What managers need to use employee feedback effectively
Jason Lauritsen

By: Jason Lauritsen on November 7th, 2019

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What managers need to use employee feedback effectively

Est. Read Time: 3 min.

As a manager for more than 20 years, I've received plenty of feedback about my performance in that role. Some of it was positive, but most of what I remember coming from the people I managed focused on how I needed to be better. 


I remember early in my career when a woman I managed looked me in the eye and said, “You’ve been a real a-hole lately.” It was a harsh bit of feedback but she was right. I wish I could say that I immediately responded appropriately. Looking back, I’m pretty confident I didn’t—at least not right away. 


Being a manager is hard. In my opinion, it’s one of the most challenging roles in any organization. While we like to pretend that the manager has control over others’ performance, control is an illusion. The job of a manager is to foster an environment where people are able to be their best. Where they will willingly make the choice to give their best every day. 


The only way to succeed in this quest is to understand the day-to-day experience of your employees: what’s working and what’s not, and what they need to do their best. That means a lot of feedback.  


Whether the feedback comes from one-on-one conversations or through employee surveys, managers must be skilled at soliciting, interpreting, and taking action on feedback in order to achieve success. To help our managers succeed, HR needs to help them master feedback. This starts with coaching them on a few important mindsets.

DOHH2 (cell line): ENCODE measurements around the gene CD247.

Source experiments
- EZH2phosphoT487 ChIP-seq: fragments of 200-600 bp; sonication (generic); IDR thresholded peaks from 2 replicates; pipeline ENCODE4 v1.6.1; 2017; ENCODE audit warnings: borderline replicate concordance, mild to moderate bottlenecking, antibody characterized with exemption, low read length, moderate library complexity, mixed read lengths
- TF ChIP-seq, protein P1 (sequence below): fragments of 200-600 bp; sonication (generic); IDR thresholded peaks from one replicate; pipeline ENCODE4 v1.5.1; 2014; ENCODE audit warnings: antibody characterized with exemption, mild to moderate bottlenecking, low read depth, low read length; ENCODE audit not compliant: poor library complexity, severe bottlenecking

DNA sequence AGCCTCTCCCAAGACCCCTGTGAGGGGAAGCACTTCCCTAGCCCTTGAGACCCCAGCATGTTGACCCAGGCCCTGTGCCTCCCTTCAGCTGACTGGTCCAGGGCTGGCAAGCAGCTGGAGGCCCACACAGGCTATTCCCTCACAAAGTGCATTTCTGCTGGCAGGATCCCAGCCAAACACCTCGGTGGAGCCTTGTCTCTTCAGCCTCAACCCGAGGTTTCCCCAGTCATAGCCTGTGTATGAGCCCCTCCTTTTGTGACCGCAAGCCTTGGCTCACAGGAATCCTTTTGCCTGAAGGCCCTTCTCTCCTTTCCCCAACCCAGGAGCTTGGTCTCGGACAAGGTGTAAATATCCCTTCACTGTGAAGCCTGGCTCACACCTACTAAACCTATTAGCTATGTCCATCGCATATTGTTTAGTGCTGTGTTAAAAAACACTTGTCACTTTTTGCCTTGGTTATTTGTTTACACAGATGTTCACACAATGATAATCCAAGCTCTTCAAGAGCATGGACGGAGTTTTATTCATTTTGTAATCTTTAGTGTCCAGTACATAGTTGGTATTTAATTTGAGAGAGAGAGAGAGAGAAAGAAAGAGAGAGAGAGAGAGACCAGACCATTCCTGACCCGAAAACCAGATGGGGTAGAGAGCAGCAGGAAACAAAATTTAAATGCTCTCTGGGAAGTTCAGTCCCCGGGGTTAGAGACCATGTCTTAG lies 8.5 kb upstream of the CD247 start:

Mindset #1: Perception is reality

Sure, we’ve all heard this before, but it’s crucial to keep in mind when it comes to hearing employee feedback. As a manager, you can follow all the training you’ve received about how to be a good communicator and still get critical feedback. When an employee suggests that you aren’t communicating well, it’s tempting to dismiss or argue with this feedback because it conflicts with your best efforts and intentions. Try to avoid that impulse. Whether you agree with the feedback is irrelevant because the employee’s experience is their reality. 


When you step back for a moment and consider the feedback, the employee is telling you that, based on what they need or expect from a manager, something is missing. This is their truth. It’s their reality. As a manager, you should want to know so you can identify the gaps and close them. 


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Mindset #2: Listening is (more than) half the battle

Consider the last time you had a bad customer experience and decided to contact customer service about it. What did you hope to achieve? 


In my experience, the first thing I wanted was to ensure they knew that something had gone wrong. If I had suffered harm or loss, I expected them to make it right. But if I was just treated poorly (perhaps when visiting a retail store), I mainly hoped to prevent it from happening to someone else in the future. 


Essentially, I wanted to be heard and to know that someone cared about my experience. This is true in most cases when we offer feedback. Our desire is to be heard and our motivation is to help. When employees are brave enough to offer some critical feedback, managers need to ensure that they feel heard and that their feedback matters.